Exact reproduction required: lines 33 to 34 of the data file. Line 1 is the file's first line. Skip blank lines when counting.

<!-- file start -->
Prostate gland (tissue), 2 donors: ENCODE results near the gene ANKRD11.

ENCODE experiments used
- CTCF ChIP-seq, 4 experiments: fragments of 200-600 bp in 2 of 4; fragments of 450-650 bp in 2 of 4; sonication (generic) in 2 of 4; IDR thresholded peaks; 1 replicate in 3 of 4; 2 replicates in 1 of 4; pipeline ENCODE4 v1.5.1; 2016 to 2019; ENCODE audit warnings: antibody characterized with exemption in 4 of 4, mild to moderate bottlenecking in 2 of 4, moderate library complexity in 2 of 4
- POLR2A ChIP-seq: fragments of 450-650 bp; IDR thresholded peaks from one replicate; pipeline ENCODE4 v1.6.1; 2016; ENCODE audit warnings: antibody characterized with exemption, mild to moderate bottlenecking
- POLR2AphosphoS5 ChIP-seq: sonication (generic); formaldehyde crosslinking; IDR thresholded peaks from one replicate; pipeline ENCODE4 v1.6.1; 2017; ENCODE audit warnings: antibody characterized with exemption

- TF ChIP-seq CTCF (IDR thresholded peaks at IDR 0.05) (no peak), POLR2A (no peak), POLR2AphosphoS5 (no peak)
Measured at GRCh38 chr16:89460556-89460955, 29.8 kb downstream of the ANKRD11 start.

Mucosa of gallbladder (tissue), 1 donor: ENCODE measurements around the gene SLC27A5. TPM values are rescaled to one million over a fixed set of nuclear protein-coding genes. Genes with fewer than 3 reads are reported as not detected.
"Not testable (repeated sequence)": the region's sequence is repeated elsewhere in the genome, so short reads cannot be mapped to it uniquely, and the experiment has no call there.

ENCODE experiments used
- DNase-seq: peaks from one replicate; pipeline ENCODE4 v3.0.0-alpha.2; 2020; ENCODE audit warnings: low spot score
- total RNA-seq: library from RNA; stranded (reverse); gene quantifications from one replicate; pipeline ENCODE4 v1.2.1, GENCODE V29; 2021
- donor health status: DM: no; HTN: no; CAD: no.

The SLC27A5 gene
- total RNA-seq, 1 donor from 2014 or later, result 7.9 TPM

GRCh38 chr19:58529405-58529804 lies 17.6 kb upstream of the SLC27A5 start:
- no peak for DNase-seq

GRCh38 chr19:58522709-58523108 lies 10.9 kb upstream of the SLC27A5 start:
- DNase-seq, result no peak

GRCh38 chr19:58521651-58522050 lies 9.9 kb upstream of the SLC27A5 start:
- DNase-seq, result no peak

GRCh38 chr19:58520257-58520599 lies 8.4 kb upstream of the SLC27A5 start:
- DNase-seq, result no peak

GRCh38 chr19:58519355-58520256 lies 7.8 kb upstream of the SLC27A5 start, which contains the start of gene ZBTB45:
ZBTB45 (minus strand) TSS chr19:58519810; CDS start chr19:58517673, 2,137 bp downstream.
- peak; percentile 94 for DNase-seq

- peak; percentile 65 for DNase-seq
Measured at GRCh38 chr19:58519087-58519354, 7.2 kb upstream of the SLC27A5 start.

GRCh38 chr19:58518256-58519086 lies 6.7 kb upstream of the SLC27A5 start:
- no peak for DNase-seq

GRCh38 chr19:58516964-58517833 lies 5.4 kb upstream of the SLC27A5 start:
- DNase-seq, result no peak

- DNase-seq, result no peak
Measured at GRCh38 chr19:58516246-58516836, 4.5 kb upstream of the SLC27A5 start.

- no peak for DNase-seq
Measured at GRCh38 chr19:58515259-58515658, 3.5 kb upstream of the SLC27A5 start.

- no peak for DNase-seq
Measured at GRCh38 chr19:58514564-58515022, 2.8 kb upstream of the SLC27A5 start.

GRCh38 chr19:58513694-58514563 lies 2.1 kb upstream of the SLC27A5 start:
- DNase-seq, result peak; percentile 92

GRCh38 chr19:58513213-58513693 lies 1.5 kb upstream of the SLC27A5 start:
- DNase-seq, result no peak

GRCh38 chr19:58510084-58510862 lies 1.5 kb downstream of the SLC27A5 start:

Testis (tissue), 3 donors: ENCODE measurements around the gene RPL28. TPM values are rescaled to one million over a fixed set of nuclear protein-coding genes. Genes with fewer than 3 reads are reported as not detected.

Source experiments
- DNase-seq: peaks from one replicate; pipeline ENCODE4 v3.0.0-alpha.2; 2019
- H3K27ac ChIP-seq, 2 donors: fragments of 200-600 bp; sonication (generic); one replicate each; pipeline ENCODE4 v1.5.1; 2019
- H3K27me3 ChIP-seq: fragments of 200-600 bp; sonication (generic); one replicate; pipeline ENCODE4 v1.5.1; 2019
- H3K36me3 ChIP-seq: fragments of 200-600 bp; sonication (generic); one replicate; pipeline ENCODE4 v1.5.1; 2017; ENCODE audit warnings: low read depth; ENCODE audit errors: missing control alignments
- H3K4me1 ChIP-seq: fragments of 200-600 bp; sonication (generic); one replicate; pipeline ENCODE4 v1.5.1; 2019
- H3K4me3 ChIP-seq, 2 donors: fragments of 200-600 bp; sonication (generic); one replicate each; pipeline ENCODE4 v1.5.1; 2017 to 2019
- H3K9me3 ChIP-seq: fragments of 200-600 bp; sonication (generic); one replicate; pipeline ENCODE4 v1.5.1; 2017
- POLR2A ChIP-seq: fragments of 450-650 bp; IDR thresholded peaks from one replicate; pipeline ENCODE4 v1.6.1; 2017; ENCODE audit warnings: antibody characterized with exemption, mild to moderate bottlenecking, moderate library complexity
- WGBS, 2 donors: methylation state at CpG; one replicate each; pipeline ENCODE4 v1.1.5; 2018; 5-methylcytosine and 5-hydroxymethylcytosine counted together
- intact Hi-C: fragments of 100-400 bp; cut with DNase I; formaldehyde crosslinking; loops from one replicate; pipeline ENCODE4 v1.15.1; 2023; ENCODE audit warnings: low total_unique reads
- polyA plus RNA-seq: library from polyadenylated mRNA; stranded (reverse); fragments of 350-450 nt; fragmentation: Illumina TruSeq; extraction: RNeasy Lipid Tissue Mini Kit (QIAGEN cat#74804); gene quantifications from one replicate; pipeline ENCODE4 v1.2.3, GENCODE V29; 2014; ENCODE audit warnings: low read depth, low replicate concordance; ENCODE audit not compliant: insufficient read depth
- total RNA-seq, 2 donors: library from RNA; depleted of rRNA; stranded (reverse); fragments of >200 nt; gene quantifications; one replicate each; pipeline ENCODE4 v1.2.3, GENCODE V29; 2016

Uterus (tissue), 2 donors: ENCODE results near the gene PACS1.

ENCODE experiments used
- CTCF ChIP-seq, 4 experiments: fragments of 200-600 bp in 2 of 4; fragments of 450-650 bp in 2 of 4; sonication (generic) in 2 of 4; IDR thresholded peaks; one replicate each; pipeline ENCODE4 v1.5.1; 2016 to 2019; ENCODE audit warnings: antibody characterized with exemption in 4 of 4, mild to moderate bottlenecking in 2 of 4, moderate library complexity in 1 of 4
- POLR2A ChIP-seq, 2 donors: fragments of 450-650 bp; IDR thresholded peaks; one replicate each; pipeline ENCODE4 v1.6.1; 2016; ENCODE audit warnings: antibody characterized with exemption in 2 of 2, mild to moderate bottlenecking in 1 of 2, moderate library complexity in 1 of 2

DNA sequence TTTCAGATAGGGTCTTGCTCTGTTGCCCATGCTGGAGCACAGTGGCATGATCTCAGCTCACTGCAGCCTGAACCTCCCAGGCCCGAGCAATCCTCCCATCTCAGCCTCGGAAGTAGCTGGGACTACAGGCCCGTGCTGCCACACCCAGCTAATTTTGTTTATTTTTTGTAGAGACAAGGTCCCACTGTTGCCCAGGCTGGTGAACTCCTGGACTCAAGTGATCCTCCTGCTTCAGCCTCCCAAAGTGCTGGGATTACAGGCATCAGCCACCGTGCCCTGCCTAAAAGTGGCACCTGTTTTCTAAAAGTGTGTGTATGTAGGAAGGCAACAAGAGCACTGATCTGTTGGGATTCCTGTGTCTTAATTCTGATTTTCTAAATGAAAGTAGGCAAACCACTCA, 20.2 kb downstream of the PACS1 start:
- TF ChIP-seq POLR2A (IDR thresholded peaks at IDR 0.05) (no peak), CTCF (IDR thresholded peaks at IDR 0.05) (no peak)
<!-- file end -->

- DNase-seq, result no peak
Measured at GRCh38 chr19:58516246-58516836, 4.5 kb upstream of the SLC27A5 start.